And then came the biggest blow. Virat Kohli had two options - look to defend like the others did without success, or attack. It appeared like he chose the latter but before he could begin the process, he was gone. The captain chased a wide one from Cummins, the edge flying to gully. Wriddhiman Saha's poor game continued when he meekly chipped a flick straight to mid wicket, and Hazlewood added another to his tally when he found the outside edge - once again! - off Ashwin. Hanuma Vihari resisted for 22 balls... but an outside edge was inevitable. It was that kind of a day. In fact, it only got worse as Cummins hit Mohammed Shami on the elbow, forcing him to retired hurt. Shami's injury will be a concern for India for the rest of the series.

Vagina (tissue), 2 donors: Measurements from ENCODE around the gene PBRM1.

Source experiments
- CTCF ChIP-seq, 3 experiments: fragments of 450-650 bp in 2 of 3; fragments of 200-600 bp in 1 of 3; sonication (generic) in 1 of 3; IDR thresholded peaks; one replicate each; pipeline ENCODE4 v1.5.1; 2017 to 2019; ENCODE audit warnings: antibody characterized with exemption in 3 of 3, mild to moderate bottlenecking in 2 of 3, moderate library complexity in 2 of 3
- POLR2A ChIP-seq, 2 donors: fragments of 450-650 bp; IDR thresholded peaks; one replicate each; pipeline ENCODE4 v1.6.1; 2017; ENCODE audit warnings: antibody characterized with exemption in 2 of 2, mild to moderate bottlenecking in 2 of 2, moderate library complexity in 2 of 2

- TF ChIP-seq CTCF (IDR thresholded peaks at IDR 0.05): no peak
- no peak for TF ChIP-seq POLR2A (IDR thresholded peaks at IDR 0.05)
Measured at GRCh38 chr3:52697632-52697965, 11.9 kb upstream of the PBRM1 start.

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It was an absolutely mad phase of play in the Test, causing a dramatic turnaround. India's plan would have been to bat for at least two sessions, gain a sizeable lead and make Australia bat under lights. All such hopes were destroyed, and how.

Incredibly enough, this collapse had absolutely nothing to do with the pitch. There wasn't extraordinary bounce. There wasn't extraordinary seam movement. And yet, Hazlewood and Cummins were so relentless with their lines and lengths, and getting the ball to move just enough to find the outside edge so regularly.